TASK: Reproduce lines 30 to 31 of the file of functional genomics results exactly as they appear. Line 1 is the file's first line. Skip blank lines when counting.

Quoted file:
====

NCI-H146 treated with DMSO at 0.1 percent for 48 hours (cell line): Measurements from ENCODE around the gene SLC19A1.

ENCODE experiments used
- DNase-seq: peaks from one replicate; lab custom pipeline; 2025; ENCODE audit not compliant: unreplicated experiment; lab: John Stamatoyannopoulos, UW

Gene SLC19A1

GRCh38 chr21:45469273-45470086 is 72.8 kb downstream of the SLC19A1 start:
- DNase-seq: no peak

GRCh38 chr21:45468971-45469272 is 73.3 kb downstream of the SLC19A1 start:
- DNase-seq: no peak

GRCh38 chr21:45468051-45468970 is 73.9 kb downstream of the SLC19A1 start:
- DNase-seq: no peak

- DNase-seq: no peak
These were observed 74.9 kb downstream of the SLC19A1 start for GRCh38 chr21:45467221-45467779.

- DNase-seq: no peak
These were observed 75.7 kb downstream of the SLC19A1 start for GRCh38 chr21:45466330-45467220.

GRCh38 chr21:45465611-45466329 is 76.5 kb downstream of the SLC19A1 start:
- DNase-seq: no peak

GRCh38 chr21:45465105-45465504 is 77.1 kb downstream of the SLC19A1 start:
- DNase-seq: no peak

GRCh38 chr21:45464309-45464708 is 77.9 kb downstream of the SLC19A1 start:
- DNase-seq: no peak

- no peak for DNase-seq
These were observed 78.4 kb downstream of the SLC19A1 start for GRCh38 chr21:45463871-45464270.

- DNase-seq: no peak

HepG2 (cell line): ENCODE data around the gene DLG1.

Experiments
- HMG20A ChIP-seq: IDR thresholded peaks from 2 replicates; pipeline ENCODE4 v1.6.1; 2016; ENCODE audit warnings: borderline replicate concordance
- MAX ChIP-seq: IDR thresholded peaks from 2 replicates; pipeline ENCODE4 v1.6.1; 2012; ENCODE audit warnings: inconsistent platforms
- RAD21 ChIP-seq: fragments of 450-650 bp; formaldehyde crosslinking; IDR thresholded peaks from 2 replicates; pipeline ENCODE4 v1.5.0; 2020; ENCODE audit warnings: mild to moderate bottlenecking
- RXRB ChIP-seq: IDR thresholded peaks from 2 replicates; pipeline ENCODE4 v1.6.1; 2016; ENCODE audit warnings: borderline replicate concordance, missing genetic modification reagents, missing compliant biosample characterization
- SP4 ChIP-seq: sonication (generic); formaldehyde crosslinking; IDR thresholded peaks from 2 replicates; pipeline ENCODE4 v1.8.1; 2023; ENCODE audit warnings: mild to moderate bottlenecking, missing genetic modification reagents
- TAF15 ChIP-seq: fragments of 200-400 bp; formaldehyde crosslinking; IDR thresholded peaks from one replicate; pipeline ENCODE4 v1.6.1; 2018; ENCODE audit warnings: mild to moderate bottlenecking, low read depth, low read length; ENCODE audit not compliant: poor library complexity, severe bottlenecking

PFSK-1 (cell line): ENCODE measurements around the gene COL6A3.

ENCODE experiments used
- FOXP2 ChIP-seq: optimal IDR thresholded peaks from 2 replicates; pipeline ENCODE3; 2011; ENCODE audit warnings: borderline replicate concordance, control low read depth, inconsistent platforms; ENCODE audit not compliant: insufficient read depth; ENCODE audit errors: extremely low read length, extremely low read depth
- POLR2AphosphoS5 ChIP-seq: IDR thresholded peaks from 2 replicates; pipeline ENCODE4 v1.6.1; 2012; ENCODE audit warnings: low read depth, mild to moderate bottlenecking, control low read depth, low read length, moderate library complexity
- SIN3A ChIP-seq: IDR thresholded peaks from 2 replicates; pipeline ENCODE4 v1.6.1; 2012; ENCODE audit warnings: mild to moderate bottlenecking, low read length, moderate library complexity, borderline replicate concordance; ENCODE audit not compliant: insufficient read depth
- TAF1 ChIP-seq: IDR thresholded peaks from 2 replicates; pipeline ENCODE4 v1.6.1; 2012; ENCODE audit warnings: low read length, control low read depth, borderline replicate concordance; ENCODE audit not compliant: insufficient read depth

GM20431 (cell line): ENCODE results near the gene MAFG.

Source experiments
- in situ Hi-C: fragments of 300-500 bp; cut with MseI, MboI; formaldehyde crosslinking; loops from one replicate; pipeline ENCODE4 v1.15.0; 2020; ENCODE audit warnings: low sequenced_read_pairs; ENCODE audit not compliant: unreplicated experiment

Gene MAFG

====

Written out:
- SP4 ChIP-seq: sonication (generic); formaldehyde crosslinking; IDR thresholded peaks from 2 replicates; pipeline ENCODE4 v1.8.1; 2023; ENCODE audit warnings: mild to moderate bottlenecking, missing genetic modification reagents
- TAF15 ChIP-seq: fragments of 200-400 bp; formaldehyde crosslinking; IDR thresholded peaks from one replicate; pipeline ENCODE4 v1.6.1; 2018; ENCODE audit warnings: mild to moderate bottlenecking, low read depth, low read length; ENCODE audit not compliant: poor library complexity, severe bottlenecking